182 x 269 mm
Moriyama invented a new visual language in his work from the mid- 1960s onwards. Frenetic and tormented, it depicted a reality that was grainy, blurry and out-of-focus. In 2004, the Fondation Cartier pour l’art contemporain organized a landmark solo exhibition of Moriyama’s black and white work. His lesser-known colour photography will feature in this latest exhibition. Depicting underground neighbourhoods in the Japanese capital – a favorite location for the photographer – these exclusively colour images reference the motifs that are omnipresent in the artist’s work, as well as his penchant for textures and shaky compositions. Interesting selection of contemporary Moriyama material shot in Tokyo split between colour and black&white using two differing paper stocks.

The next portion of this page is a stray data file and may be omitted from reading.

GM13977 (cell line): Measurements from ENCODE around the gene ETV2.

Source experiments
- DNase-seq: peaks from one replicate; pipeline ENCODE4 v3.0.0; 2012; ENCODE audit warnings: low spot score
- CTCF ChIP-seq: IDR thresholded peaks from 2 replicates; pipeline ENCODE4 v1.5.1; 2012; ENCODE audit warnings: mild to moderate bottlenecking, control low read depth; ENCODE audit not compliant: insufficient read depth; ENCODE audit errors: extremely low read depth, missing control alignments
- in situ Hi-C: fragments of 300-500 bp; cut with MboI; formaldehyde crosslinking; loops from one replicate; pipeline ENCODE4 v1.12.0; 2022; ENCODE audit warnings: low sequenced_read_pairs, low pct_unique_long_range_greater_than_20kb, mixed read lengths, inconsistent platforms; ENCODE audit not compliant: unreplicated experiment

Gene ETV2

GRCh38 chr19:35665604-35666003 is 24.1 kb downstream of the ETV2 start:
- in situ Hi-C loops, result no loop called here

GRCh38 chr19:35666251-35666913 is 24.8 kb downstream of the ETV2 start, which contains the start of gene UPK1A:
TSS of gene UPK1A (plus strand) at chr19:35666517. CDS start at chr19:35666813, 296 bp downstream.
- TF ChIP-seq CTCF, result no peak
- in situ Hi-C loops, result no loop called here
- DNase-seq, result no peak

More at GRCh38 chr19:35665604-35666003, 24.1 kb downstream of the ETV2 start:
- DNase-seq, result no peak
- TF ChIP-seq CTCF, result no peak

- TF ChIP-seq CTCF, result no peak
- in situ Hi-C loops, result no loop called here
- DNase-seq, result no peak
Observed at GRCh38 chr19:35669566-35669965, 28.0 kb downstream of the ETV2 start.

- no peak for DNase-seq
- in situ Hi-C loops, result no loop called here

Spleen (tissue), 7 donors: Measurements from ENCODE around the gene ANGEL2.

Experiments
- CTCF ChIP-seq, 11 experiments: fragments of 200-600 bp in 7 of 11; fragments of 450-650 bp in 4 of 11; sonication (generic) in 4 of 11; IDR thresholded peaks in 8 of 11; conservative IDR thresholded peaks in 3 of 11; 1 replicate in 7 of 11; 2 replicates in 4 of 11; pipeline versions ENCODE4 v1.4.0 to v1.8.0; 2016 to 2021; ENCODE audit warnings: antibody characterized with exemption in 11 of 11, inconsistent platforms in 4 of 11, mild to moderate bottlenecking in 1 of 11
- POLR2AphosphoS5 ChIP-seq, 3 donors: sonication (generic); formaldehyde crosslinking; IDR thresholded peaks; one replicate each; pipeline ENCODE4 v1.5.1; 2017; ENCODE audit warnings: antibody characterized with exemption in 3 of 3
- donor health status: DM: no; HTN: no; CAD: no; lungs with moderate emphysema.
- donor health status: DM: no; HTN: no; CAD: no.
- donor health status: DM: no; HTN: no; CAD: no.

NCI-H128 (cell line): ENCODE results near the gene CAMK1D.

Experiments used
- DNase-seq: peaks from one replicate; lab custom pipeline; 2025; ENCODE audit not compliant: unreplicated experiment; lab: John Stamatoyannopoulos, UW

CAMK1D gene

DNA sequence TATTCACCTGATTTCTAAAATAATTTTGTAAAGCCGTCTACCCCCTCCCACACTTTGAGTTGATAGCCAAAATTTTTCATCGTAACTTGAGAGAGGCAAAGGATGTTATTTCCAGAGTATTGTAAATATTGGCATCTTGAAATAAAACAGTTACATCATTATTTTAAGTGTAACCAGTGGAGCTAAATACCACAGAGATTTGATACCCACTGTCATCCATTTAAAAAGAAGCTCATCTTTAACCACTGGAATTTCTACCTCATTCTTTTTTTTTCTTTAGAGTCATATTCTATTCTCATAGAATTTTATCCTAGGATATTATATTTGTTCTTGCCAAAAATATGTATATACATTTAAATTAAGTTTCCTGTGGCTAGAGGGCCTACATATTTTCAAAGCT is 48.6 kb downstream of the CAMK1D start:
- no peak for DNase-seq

About the Artist
Born 1938 in Osaka. After working as an assistant for photographers Takeji Iwamiya and Eikoh Hosoe, he went independent in 1964. He has been publishing his works in photography magazines among others, and received a New Artist Award from the Japan Photo Critics Association for Japan: A Photo Theater in 1967. Between 1968 and ’70 he was involved in the photo fanzine Provoke, and his style of grainy, high-contrast images that came to be referred to as “are, bure, boke” (grainy, blurry, out-of-focus) made an impact on the realm of photography.
About the Publisher
The non-profit Fondation Cartier in Paris, from its Jean Nouvel designed building, is a center for the creation and exposition of contemporary art.